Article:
Ever wonder how they come up with those great songs you hear in TV, film, advertising and interactive media? You know, those songs that sound like they might be huge hits but are actually songs you’re probably hearing for the very first time?
Odds are — in recent years, at any rate — producers of that TV show, film or ad got the music from Jingle Punks, a New York-based firm with a proprietary search algorithm and a huge (and growing) library of independent music that is changing the way music makes it into consumer media almost overnight.
Time was, creative directors in the entertainment industry sat in offices behind mountains of cassette tapes and CD jewel boxes, sifting through demos sent in by every Indy band from Bellingham to Boca Raton, searching for the right sound to make their productions sing. Often it amounted to drudgery as a job and a crap-shoot for musicians and songwriters, who never knew if their masterpiece would get played for the right set of ears.
Now, thanks to Jingle Player, an iPad app with advanced meta-tagging magic built inside, former drones for the likes of NBC, MTV, VHI and countless ad agencies on Madison Avenue are suddenly freed from their dank hovels to roam the earth brandishing iPads, fulfilling the dreams of indy musicians toiling in obscurity. The Jingle Player’s secret sauce lies in its ability to serve up the right songs based on the way people actually talk about music, using pop culture-relevant terms instead of technical music business jargon.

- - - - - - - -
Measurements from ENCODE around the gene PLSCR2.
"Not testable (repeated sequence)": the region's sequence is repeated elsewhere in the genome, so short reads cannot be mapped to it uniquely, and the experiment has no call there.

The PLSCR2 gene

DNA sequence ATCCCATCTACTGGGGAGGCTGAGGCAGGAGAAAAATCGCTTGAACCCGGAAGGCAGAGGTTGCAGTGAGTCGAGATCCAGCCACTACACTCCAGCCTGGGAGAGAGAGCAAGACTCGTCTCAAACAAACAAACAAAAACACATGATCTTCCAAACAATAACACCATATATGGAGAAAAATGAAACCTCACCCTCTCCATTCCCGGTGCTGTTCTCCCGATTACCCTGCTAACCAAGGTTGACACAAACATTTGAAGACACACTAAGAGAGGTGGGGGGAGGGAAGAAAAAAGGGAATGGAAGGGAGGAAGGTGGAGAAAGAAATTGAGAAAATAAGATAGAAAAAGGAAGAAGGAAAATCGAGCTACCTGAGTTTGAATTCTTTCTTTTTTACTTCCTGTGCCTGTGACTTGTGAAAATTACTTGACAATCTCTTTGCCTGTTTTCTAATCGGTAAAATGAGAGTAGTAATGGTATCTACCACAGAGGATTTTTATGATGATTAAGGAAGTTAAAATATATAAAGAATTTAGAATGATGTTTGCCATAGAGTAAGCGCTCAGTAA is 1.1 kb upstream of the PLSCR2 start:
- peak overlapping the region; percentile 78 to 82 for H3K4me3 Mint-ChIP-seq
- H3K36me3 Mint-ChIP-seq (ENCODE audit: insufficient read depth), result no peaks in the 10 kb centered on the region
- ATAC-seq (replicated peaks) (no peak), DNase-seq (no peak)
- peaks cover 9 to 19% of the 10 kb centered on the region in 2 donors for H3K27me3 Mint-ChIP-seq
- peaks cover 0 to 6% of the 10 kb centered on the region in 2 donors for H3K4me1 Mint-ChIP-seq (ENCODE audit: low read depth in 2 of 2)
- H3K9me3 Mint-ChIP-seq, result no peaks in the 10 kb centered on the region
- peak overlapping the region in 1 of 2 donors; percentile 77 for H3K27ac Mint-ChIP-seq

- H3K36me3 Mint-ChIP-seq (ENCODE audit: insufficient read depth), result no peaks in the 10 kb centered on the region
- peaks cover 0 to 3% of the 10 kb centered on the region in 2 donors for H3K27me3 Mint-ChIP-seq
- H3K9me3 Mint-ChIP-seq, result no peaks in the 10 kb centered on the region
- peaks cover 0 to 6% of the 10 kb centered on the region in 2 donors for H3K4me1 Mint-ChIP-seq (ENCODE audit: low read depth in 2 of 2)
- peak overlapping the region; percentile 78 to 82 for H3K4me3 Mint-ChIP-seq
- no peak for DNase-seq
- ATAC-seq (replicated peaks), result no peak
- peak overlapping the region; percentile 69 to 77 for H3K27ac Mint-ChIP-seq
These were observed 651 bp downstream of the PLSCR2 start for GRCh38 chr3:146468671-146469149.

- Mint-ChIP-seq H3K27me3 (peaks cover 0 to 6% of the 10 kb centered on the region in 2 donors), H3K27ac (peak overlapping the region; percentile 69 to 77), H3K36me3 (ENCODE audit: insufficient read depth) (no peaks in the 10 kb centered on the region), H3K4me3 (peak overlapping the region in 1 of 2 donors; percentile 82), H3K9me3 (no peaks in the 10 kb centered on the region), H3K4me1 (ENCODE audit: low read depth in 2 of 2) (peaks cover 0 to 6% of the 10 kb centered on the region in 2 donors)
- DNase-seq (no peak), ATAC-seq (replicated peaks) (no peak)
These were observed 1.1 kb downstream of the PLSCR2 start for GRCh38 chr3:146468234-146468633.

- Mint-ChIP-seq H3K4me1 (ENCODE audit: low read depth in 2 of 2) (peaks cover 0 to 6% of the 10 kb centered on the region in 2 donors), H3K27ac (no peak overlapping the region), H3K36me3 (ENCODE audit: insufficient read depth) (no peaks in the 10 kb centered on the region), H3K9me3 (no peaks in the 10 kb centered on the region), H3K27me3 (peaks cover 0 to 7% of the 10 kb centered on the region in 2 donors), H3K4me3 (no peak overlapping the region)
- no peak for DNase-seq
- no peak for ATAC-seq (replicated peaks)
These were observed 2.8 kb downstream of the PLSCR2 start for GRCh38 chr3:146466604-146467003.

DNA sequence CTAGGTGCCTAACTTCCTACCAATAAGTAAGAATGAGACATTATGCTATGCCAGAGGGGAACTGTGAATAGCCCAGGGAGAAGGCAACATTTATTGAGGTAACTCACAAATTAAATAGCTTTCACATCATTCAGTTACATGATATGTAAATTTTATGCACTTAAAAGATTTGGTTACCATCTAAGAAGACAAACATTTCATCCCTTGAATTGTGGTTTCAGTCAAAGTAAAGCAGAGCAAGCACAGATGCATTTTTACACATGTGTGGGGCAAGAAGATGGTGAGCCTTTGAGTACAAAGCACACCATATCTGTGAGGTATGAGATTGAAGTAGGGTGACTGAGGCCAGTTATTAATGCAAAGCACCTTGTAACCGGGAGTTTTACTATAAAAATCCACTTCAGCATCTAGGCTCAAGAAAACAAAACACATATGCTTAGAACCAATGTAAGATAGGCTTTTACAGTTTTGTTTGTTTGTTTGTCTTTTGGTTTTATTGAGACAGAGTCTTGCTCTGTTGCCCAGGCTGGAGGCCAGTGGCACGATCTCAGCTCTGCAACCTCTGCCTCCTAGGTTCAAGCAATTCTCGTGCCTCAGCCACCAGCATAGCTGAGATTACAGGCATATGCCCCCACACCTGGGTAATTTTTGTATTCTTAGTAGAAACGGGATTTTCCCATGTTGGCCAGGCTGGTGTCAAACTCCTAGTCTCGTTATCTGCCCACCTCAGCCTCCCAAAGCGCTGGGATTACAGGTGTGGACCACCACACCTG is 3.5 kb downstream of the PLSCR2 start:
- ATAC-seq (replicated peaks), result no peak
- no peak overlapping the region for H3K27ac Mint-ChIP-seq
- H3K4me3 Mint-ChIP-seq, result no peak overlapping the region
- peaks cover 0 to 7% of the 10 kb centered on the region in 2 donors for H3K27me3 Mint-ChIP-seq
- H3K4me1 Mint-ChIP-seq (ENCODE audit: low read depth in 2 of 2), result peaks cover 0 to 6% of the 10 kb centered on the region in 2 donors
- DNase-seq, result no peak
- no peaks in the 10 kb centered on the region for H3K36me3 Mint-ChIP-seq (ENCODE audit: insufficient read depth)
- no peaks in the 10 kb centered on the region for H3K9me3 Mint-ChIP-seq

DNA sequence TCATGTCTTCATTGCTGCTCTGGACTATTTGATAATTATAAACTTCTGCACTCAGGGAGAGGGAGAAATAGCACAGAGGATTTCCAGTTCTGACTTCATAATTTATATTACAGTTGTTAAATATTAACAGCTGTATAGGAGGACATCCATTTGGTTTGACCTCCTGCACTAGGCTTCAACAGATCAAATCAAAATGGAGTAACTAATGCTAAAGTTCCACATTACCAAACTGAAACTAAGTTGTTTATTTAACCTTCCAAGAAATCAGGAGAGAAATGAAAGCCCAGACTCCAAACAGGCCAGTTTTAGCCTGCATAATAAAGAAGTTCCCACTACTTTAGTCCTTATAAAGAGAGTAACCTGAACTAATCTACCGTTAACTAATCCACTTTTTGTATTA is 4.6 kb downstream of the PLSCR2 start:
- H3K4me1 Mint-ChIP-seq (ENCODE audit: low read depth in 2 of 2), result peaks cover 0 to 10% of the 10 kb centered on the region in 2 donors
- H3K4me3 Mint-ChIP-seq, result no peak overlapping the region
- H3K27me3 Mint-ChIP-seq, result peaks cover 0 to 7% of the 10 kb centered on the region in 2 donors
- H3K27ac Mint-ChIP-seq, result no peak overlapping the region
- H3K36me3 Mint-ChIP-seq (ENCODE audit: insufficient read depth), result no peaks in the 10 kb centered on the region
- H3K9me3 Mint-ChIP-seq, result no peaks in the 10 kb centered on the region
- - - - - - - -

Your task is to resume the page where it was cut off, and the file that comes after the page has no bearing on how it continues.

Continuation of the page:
The Jingle Player app is free and anyone can create an account at the Jingle Punks website to license music for everything from single play personal use to projects bound for Sundance, HBO and beyond. Jingle Punks takes a healthy cut of the sync fees and performance royalties in return for the value add the company’s technology brings to both the production and artist sides of the transaction, but that’s to be expected for something as transformative and disruptive as this company and its product appear to be.
Jared Gutstadt, Jingle Punks founder and CEO said his company currently receives over 1,000 music submissions per month from independent artists and the client list now includes just about every major entertainment production company in business today. And they settled on Apple and the iPad, with one eye out for developing apps to run on other mobile platforms such as Android or Blackberry (especially since those companies, too, are following the Apple lead into tablet world), because everyone in-house is a Mac nut and because an iOS app was such a pleasure to develop.